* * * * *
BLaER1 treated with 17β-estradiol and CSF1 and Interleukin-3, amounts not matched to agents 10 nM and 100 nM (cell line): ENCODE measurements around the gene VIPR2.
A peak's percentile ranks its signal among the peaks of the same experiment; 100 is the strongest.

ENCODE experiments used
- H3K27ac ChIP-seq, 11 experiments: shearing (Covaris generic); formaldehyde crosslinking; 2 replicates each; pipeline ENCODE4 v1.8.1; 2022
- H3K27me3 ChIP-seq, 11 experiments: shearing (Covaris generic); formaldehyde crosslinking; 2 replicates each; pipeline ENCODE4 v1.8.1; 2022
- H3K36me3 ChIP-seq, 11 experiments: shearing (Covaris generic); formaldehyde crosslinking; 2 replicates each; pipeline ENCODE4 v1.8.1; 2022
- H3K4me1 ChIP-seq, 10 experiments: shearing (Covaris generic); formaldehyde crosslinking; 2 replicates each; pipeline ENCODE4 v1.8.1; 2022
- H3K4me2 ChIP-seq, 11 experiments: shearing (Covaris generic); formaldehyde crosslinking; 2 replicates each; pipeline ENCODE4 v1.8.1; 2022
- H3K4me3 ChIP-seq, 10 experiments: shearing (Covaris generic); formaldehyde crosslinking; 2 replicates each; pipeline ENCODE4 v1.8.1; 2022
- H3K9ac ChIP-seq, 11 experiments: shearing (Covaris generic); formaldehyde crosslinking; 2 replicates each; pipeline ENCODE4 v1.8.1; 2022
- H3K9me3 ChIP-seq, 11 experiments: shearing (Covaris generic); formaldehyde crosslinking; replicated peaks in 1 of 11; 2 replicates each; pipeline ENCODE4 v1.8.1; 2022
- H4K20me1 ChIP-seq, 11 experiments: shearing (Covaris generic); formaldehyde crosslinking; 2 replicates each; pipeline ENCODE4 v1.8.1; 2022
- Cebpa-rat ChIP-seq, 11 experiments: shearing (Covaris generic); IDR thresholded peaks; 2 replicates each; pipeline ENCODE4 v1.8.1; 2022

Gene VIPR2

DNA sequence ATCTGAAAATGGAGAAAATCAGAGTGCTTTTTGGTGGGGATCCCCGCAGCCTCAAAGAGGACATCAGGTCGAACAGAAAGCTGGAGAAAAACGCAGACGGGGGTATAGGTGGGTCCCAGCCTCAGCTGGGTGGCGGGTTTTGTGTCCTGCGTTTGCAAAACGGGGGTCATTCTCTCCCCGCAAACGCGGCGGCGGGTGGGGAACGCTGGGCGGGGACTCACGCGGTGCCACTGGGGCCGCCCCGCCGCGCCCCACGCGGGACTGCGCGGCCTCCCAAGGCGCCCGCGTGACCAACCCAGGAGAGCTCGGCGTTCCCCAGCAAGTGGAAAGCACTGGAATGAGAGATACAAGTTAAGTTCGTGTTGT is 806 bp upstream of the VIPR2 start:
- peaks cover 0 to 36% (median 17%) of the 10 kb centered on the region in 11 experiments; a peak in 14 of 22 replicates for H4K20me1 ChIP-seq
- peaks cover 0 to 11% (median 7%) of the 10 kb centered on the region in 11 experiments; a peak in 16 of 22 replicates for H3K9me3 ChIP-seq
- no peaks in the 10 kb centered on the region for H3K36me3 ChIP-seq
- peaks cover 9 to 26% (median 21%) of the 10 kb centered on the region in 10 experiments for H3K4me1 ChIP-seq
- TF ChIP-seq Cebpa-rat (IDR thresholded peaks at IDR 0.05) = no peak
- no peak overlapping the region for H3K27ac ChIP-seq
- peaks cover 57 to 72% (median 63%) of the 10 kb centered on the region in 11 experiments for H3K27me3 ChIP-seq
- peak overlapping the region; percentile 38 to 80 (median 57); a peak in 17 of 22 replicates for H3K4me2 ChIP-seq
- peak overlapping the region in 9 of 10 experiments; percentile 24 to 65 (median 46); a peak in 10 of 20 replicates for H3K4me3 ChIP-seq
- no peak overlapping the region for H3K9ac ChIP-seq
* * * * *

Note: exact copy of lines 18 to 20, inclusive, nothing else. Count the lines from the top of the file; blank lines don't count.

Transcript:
- no peaks in the 10 kb centered on the region for H3K36me3 ChIP-seq
- peaks cover 9 to 26% (median 21%) of the 10 kb centered on the region in 10 experiments for H3K4me1 ChIP-seq
- TF ChIP-seq Cebpa-rat (IDR thresholded peaks at IDR 0.05) = no peak